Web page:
For the scientists, the work is not over yet. The samples are now waiting to be analysed for methane contents, microbial activity and diversity and these data will then be compared to current, temperature and other measurements of oceanographic boundary conditions. 

Investigate oxygen loss in bottom waters
A second goal of the expedition was to investigate if the North Sea is endangered by oxygen loss in bottom waters. The Doggerbank in the North and land masses to the South and East almost form a basin, the so-called oyster grounds in the central North Sea. Although this basin is well connected to the rest of the North Sea due to a local gyre and the fact that there is an amphidromic point (point of zero amplitude of the tide) locally the water mass is relatively stagnant. High fluxes of organic debris from the sea surface could hence use up the available oxygen, ultimately making it difficult for the bottom life to breathe. The new measurements confirm earlier work which suggested that at least seasonally bottom waters become oxygen depleted. Increased productivity due to eutrophication and accelerated organic matter decomposition due to higher temperatures may play a role here. For future safe guarding of the ecological important oyster grounds it might be necessary to also monitor what happens at depth.

Measurements to investigate oxygen of the bottom waters are done by the CDT and multicore. The CDT (left) takes samples of several layers of the water column and measures conductivity, temperature and depth. De multicore (right) takes samples of the first layer of the sea floor. Photos: Helge Niemann and Sylvia Walter.

Sea level rise
Researchers from TNO and Deltares also investigated the past of the North Sea during the expedition. To be more precise, a past when the North Sea was much smaller and large stretches were still dry land at the end of the last ice age. But sea level rose fast and the landscape transformed into a sea. But is history repeating itself? It seems so, because it is in the news almost every day: the rate of sea-level rise is accelerating and projections for the future become increasingly worrisome. A rise of several meters in the next century is not unthinkable anymore. But is this physically possible? Can ice sheets collapse so fast that sea level will rise with these rates?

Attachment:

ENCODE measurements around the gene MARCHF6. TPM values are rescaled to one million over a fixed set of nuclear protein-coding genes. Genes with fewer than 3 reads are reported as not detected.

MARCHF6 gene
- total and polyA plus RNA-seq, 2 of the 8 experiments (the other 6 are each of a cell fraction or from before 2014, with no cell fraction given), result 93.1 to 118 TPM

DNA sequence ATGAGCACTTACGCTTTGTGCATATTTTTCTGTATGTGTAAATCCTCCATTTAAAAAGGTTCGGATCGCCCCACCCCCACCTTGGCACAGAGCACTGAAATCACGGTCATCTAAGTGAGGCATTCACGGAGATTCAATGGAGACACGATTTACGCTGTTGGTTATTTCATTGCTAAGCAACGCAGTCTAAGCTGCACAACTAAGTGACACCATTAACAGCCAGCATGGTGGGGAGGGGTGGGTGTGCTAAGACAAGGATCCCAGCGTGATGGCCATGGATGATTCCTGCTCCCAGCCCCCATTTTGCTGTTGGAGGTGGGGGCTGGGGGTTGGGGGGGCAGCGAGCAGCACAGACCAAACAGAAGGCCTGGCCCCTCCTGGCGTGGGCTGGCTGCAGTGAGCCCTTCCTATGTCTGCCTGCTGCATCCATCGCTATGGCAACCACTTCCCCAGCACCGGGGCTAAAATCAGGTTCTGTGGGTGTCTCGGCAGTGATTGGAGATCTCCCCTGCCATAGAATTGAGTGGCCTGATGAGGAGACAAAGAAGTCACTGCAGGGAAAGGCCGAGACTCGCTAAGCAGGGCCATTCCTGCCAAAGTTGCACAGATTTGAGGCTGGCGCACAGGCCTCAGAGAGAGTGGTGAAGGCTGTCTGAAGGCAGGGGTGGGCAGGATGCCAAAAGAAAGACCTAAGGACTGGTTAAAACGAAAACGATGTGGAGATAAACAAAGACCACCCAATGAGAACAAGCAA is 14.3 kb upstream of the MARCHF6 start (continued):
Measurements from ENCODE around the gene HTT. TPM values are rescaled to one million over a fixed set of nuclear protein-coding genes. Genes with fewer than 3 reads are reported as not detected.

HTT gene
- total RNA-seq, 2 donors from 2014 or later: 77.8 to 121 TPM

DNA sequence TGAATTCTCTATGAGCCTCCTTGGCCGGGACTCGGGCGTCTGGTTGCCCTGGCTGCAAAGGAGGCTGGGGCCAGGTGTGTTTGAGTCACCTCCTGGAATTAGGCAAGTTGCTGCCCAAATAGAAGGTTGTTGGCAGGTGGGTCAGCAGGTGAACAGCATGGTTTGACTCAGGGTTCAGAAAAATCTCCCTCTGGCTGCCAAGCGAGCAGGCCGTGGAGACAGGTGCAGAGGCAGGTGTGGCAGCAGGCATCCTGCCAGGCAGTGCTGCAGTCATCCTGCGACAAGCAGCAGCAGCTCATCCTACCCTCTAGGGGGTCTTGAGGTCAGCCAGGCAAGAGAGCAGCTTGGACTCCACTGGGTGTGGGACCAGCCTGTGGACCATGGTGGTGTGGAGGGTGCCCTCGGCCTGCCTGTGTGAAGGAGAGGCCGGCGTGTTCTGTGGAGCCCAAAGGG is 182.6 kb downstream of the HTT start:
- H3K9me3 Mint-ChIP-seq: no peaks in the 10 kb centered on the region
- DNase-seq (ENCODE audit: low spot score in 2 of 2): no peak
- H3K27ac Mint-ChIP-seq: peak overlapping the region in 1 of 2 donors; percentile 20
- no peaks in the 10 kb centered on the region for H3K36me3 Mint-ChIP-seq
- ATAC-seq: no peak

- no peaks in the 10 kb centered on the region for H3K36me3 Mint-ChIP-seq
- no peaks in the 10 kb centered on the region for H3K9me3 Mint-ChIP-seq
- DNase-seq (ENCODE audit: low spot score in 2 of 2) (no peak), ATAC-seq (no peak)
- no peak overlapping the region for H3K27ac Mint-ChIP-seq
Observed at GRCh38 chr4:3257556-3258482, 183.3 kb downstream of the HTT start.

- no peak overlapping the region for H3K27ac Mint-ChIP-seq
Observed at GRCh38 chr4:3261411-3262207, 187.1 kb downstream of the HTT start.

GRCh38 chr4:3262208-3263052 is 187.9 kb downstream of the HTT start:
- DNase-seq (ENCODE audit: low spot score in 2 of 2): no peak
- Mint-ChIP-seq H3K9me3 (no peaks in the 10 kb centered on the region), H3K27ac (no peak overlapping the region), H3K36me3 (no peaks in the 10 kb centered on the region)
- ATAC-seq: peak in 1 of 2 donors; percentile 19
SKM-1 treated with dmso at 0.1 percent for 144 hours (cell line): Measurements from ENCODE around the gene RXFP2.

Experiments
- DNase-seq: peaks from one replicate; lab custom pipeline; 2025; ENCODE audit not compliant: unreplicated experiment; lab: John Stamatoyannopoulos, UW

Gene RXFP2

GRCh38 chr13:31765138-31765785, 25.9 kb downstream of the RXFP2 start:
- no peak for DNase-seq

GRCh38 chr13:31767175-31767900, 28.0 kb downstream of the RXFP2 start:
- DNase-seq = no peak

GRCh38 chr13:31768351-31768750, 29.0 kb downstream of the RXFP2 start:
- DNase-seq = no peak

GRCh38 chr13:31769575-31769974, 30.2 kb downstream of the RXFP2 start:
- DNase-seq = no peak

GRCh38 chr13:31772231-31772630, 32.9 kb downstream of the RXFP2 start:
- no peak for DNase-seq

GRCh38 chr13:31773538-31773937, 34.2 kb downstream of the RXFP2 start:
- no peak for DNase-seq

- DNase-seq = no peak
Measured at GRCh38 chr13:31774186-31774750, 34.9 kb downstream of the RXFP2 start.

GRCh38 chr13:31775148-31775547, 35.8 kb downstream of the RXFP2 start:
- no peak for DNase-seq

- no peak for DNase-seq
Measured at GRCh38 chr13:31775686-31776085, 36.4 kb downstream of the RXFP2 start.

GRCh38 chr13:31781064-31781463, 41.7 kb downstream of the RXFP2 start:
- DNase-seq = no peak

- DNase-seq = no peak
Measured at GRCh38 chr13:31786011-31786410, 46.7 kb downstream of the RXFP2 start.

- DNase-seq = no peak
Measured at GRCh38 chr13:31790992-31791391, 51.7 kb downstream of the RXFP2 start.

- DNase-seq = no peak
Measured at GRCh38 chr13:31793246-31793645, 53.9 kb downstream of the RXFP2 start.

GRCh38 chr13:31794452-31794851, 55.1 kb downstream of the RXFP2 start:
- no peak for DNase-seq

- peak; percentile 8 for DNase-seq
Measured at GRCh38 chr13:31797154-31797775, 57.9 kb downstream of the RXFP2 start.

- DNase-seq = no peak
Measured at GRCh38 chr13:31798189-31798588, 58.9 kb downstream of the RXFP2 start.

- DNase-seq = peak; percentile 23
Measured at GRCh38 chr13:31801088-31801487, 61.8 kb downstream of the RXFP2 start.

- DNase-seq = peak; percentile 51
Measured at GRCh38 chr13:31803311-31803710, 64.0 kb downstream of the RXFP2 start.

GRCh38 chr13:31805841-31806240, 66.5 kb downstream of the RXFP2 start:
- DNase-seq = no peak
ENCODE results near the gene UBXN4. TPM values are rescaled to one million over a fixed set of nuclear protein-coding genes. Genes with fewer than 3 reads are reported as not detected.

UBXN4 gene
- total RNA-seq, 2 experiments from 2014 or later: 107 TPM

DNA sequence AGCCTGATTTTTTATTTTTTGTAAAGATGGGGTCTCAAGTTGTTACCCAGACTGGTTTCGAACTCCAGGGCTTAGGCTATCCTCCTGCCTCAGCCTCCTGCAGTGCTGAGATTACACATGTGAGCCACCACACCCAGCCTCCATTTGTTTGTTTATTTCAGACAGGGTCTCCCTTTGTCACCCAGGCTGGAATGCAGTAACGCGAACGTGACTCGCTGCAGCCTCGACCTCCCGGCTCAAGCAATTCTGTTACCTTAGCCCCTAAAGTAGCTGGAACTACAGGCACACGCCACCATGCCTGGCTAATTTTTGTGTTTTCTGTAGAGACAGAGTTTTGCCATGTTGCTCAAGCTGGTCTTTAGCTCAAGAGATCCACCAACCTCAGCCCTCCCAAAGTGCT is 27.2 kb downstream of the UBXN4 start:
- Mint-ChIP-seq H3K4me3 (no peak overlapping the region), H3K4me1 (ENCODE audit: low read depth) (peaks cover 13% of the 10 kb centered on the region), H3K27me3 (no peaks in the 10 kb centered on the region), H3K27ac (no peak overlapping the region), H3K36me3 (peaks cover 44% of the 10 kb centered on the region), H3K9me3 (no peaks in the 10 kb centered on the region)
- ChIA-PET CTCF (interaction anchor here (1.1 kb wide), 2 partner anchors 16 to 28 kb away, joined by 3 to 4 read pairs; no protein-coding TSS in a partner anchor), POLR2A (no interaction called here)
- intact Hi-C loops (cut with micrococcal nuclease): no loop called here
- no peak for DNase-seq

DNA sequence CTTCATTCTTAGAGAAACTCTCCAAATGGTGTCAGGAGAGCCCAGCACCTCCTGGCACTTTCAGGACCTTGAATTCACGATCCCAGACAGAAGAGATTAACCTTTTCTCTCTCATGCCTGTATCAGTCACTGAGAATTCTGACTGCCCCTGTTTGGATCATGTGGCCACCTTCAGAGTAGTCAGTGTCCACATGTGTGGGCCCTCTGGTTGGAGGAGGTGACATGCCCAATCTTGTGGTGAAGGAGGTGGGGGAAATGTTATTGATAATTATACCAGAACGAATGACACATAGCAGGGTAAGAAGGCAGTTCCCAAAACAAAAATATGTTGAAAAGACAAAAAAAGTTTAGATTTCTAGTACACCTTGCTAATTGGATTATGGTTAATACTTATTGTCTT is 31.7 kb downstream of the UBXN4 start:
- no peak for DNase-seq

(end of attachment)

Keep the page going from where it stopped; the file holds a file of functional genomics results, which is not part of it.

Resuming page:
One way to test this is by looking at past rates of sea-level rise during earlier periods of rapid melting of ice sheets. The early Holocene, between 12.000-8.500 years ago, is such a period as the ice sheets of North-America and Fennoscandia were rapidly melting and sea level rose more than 30 m over a time interval of a few thousand years. In North West Europe this transformed the vast plain of Rhine-Thames-Doggerland into the present North Sea and drove the people living there to higher grounds. But how fast did sea-level rise, what does this tell us about possible future rates of sea-level rise and what was the impact on the local landscape?

Expedition North Sea 'Sea Level Rise' 2017
This important question is the key question of the North Sea-Level Rise Project that started last year. In 2017 we sailed out to several sites and cored the transition from terrestrial deposits (peat) to tidal deposits (clay and sand). By dating this transition and measuring the elevation it is possible to know where sea level stood at a certain point in time. In 2017 we gathered many samples between -50 and -40 m and a few around -25 m below the current mean sea level (MSL). This year, between June 22nd and July 2nd, we set out to fil the gap between -40 and -25 m MSL. A novelty this year is that we will visit a few hotspots of archaeology, namely the Brown Bank and the Doggerbank area. From both sites multiple flint and bone tools have been trawled by fishermen, but especially for the Brown Bank it is completely unclear where these finds come from. Earlier this year a team from Belgium and the UK gathered seismic data and in collaboration with them, we selected locations to core remnants of the landscape of these hunter-gatherers. Also the Doggerbank is rich in archaeology, so who knows what we will find there? 

Researchers evaluate a sediment core taken on one of our hotspots in the North Sea. Photo: Sylvia Walter.

The expedition proved very successful and we collected peat layers around -60 and -50 m MSL, but also between -40 and -30 m MSL. When all peat layers are analyzed, the resulting sea-level curve will be unique in the world and could tell us a great deal about possible rates of sea-level rise. And therefore also about the interaction between global climate, ice sheets and local sea level change.